Can Felons Vote in Texas?
If you are a U.S citizen residing in Texas and you are 18 years or older, you will be eligible to vote. One exception to this rule is if you have been convicted of a felony crime. Section 11.002 of the Texas Election code bars felons from voting until they fully discharge their court-ordered sentence, parole, or probation.
I Am Appealing My Felony Conviction. Can I Still Vote?
Yes. Texas law does not consider a conviction that is on appeal to be a final conviction. Indictments and prosecutions are also not final convictions.
Who Oversees the Implementation of the Laws?
The Texas Secretary of State is the organization that determines voting eligibility rights in Texas.
Every week, the Texas Department of Safety sends data regarding felony convictions to the Secretary of State, which in turn matches the data with the listed files for registered voters. If it finds a match, it notifies the county.
How Can I Restore My Voting Rights?
The right to vote is a fundamental civil right that enables citizens to participate in the nation's political system. Therefore, it is very important for people with a felony conviction to know and understand how they can restore their voting rights.
Unlike some states where certain felons permanently lose their rights to vote, Texas grants eligibility to vote once felons complete their sentence, parole, or probation. Texas is one of the states that automatically restore your right to vote once you satisfy one of the requirements listed under section 4 of Texas' election code. However, you should note you must register again to vote and be prepared to show proof that you have complied with your sentencing requirements.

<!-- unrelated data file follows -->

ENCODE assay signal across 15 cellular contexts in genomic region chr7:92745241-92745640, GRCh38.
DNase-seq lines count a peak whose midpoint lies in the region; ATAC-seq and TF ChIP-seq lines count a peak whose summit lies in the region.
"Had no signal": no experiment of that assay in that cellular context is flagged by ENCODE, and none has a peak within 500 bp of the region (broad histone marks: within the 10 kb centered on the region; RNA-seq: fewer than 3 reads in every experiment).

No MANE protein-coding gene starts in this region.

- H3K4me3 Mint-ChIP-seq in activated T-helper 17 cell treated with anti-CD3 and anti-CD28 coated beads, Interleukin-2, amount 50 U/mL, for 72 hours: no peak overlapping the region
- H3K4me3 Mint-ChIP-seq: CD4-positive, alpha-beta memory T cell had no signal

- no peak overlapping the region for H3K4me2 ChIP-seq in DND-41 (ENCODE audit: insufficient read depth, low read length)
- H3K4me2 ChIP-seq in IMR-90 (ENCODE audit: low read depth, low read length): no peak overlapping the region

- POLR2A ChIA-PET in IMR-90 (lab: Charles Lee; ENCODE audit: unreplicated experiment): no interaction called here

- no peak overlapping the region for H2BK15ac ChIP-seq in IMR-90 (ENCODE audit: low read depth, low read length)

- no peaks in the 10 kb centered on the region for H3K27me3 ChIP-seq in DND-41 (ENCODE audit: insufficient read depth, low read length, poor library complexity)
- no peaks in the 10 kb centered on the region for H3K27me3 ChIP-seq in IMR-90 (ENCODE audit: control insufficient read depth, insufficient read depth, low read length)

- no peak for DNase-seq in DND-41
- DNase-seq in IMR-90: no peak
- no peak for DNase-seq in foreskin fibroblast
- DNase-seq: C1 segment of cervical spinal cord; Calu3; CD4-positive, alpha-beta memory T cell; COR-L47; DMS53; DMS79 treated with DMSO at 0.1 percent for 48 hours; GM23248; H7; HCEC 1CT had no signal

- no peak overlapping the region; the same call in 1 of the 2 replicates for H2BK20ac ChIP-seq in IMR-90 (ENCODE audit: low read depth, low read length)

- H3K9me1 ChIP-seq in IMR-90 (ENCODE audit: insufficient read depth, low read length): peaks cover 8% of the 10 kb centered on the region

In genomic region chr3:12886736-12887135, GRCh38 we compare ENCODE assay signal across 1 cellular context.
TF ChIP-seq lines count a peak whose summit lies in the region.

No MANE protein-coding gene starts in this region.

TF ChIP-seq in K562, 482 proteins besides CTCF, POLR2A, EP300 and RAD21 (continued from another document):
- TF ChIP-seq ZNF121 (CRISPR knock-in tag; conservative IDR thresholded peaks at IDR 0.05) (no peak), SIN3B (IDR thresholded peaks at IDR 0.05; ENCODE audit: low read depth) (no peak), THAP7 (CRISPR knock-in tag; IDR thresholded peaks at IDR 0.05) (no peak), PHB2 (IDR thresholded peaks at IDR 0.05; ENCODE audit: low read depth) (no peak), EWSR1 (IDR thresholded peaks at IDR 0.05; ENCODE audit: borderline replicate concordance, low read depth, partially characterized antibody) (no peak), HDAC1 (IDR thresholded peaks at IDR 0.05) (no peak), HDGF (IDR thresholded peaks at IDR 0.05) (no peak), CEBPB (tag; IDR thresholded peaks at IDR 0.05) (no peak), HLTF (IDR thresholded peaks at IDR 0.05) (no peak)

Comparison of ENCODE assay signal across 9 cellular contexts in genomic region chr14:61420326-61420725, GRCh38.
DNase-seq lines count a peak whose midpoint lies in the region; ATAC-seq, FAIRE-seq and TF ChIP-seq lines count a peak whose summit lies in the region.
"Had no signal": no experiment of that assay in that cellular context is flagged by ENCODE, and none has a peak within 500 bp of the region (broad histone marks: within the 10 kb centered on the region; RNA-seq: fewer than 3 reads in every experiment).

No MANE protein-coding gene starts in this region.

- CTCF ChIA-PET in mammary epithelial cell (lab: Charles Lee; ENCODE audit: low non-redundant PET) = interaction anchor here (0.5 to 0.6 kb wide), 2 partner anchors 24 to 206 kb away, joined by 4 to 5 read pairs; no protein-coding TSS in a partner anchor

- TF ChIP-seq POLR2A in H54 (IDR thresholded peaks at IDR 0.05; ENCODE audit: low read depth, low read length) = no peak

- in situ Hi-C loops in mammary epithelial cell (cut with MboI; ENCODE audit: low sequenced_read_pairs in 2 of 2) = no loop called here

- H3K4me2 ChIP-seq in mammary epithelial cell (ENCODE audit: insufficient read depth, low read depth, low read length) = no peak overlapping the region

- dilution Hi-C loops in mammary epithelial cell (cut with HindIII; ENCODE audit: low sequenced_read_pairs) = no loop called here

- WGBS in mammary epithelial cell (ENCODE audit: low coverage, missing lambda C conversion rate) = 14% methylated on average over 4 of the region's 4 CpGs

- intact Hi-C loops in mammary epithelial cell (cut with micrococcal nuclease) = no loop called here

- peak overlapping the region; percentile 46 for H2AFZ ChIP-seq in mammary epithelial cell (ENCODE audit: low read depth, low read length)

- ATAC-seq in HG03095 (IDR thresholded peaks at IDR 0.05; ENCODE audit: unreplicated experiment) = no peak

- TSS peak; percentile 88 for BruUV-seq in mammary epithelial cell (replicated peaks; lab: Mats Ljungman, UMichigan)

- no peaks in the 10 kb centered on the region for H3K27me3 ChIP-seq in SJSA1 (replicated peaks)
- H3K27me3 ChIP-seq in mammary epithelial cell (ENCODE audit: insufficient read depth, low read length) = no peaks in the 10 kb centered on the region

States Determine Felon Voting Rights
In a landmark decision in Richardson v. Ramirez, the Supreme Court held that it does not violate the Fourteenth Amendment to keep felons from voting even if they have served their sentences.
Despite what most people think, there are no federal laws in place to determine citizens' ability to vote. Thus, until Congress passes a standard bill that regulates federal elections, states decide voting rights including felony disenfranchisement in both state and federal elections.
Felon Voter Eligibility in States
The rules on felon voting rights differ among states. Vermont and Maine, for instance, are the only states where felons never lose their voting rights even when they are in prison (that goes for Washington, D.C. as well). On the other hand, states like Arizona, Tennessee, Mississippi, and Alabama permanently bar people from voting depending on how severe the offense is. These offenses include conviction of rape and murder.
Another difference between state laws depends on when the right to vote is restored. In 21 states, felons have their voting rights restored immediately after their release. In 16 states, however, felons have to wait sometime after release, usually after probation or parole, before they can vote.
For detailed information on how states restore rights of felons, please refer to the summary compiled by the National Conference of State Legislatures.
Talk to a Civil Rights Attorney If Your Voting Rights Are Violated
Having a criminal record doesn't automatically bar you from giving your voice in the political system of the country. If you feel your voting rights have been violated or want to understand the process of regaining your right to vote, consult a Texas civil rights attorney.